Protesters confront astronomers

By Melissa Prentice

Arizona Daily Wildcat

When 2,000 astronomers came to Tucson for a convention they probably did not expect to see Native American singers and environmental protesters but they did.

About 30 protesters, including members of environmental and Native American groups, waited outside the American Astronomical Society conference Tuesday as participants left the Tucson Convention Center for lunch. Native American drum music signaled the group's presence.

Protest organizers said their intent was to "hold University of Arizona astronomers accountable to their peers."

The Mount Graham project has tarnished astronomers in the minds of people around the world," said Gita Bodner, an ecology and evolutionary biology graduate student.

"A lot of astronomers are in opposition of the project for ethical or scientific reasons or would be if they knew more about the issues," she said. "We want the people responsible to be identified and held responsible to their peers."

Giovanni Panza, a protester from Italy, said he believes many astronomers across the country are not aware of the opposition to the project.

A lot of astronomers need to know what the UA is doing," he said. "We don't think the UA is informing them very fairly. We just want to get out the other side."

Vernon Foster, the director of American Indian Movement Arizona, said many Native Americans had joined to protest what they consider the desecration of sacred land.

"We want to send a message to America that Indian people all over support the issue of Mount Graham," he said. "It is not just a sacred mountain to the Apaches, it is sacred to Indian people everywhere."

UA astronomers, who attended the protest and distributed literature from Nature Magazine supportive of the Mount Graham project, said they were aware the protest would take place.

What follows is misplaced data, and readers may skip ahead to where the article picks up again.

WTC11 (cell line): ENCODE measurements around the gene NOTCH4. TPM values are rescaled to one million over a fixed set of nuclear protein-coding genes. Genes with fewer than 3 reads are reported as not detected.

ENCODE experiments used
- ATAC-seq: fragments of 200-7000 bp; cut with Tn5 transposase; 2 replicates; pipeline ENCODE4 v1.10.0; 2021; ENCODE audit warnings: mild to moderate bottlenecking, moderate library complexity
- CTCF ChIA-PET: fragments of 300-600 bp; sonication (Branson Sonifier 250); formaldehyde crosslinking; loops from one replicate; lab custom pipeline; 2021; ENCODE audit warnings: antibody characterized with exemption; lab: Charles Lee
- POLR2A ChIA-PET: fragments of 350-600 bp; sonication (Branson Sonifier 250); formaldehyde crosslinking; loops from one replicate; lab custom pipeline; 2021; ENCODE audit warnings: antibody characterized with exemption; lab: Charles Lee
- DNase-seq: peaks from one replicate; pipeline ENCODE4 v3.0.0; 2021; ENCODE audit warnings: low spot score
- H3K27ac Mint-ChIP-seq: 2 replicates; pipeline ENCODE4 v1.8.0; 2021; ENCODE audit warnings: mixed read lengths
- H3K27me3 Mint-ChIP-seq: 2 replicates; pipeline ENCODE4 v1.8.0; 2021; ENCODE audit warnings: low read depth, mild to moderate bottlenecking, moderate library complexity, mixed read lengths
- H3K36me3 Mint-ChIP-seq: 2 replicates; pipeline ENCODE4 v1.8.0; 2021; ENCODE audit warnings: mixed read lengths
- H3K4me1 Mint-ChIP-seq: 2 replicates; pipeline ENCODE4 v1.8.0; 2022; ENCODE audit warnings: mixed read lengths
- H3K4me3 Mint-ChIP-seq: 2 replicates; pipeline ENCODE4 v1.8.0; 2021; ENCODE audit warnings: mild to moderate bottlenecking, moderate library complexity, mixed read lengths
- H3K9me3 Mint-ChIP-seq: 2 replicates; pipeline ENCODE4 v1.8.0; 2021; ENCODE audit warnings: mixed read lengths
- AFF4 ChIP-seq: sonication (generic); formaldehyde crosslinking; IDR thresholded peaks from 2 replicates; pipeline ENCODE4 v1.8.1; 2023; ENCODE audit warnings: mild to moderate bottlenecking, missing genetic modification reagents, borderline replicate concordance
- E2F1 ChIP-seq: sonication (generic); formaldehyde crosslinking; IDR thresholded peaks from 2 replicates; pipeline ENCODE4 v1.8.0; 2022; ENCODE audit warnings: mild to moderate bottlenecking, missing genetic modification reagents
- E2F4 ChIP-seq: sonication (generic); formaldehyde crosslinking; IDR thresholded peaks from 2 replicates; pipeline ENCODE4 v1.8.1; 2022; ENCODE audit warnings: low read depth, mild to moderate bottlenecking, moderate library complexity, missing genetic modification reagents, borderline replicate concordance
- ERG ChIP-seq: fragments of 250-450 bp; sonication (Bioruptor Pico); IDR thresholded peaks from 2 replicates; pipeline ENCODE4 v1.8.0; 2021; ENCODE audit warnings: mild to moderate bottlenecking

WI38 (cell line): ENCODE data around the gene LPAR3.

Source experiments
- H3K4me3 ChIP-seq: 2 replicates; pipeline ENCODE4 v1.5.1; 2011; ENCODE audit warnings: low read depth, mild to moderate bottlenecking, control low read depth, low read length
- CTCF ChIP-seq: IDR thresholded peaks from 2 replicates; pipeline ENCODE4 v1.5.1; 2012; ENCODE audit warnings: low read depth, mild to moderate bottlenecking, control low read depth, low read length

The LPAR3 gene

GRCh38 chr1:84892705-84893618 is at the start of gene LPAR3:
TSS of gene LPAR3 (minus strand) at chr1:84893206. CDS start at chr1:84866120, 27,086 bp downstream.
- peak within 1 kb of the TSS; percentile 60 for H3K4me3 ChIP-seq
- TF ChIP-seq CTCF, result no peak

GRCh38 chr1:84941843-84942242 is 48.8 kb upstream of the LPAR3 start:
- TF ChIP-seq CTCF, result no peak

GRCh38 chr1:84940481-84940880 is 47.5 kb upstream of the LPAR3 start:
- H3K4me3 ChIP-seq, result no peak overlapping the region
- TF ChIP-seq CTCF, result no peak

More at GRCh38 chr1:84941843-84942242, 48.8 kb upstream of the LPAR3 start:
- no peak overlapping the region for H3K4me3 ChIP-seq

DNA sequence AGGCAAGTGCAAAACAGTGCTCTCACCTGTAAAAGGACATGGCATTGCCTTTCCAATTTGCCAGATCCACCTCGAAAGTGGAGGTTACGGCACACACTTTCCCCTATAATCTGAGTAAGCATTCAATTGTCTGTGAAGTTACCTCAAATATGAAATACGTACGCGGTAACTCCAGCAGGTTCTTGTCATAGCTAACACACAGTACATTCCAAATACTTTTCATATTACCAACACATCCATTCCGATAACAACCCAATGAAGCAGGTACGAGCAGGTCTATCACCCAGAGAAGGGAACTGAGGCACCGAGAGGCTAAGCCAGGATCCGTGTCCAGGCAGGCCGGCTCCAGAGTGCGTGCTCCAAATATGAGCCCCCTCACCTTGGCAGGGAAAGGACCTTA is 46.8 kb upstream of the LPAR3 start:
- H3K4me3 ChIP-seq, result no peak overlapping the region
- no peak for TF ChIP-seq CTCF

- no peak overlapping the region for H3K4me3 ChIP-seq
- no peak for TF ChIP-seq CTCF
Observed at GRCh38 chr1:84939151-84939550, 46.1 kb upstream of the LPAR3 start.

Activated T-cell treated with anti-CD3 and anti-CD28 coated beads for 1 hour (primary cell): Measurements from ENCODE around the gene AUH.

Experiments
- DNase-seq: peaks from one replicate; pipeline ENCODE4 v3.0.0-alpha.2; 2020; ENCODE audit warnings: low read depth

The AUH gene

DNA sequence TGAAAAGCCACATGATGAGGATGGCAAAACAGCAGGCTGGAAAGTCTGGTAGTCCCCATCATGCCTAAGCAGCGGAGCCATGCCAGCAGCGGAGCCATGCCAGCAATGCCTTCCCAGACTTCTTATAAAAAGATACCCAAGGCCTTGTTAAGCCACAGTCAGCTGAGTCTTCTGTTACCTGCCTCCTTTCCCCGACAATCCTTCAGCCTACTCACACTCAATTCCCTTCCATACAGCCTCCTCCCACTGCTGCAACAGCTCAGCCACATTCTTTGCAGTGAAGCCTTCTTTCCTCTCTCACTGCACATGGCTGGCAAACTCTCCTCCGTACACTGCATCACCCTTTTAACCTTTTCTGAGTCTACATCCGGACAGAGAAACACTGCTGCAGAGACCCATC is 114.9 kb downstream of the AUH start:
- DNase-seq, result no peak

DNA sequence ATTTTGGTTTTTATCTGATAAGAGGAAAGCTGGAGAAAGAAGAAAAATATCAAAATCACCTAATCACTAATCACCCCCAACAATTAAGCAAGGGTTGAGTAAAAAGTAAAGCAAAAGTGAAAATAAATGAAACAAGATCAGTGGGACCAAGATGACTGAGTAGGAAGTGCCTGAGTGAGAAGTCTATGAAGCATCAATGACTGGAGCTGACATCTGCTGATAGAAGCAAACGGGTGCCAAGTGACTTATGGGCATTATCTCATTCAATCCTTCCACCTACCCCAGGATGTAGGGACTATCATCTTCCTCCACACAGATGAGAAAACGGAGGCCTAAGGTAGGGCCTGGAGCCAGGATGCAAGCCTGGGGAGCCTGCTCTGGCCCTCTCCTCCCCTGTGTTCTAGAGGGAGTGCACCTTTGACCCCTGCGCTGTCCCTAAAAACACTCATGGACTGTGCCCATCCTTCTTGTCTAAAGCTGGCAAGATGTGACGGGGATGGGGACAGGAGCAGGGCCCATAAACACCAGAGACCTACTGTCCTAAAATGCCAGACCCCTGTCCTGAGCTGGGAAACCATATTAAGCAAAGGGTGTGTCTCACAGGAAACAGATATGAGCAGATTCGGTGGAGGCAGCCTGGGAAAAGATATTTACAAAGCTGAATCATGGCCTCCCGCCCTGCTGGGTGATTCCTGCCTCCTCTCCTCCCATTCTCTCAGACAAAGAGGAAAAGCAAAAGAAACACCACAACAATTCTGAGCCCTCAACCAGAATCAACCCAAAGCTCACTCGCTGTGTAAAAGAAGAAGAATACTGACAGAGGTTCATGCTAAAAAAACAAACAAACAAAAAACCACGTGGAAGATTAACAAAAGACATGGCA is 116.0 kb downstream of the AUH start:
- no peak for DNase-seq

Raymond White, UA astronomy professor and head of the local American Astronomical Society branch, said the conference was closed to the public and organizers had increased security and checked name tags at the door for the first time this year.

"We are going to keep the doors

closed to keep the scientific sessions from being interrupted," he said.

UA professors said they believed the protest would not effectively change the views of other astronomers.

"This type of protest will not be constructive for the environmentalists; high confrontational tactics like this are not effective," said Roger Angel, UA astronomy professor.

He said he believed that most of the astronomers at the conference already knew the issues regarding the project.

Nick Woolf, UA astronomy professor, said the location and tactics of the protest would hinder the protesters' efforts.

"The protest will not be effective because it is well away from where most people are," he said. "I have the impression most of the astronomers think it's a lot of silliness."

White said he believes the UA has earned the respect of its peers and the protest would not change it.

"The numbers of astronomers that are here as our guests are the indicators of our regard," he said.

"Scientists are held accountable every step of the way, technically, scientifically and professionally . Jobs and reputations depend on it," White said. "If we were doing something these (peers) didn't approve of, we wouldn't be able to do it."

But visiting astronomers' opinions varied.

Alex Rudolph, from Harvey Mudd University, said he agreed that the UA has handled the controversy effectively and said he believes the protest was not necessary.

"I feel the UA has been aware of the issues and they have addressed them reasonably," he said. "The astronomers involved have been open to trying to address the issues. It is well past the time to be protesting unless there is something new I am not aware of."

However, Dick Walker from the U.S. Navy Observatory in Flagstaff, said he expected a protest.

He said he believes many astronomers were not aware of the controversy until being confronted by the protesters Tuesday.

Nicole Lloyd, a Cornell University physics student who attended the conference, said she was surprised to see the protestors because she was not aware of the controversy surrounding the Mount Graham telescope project.

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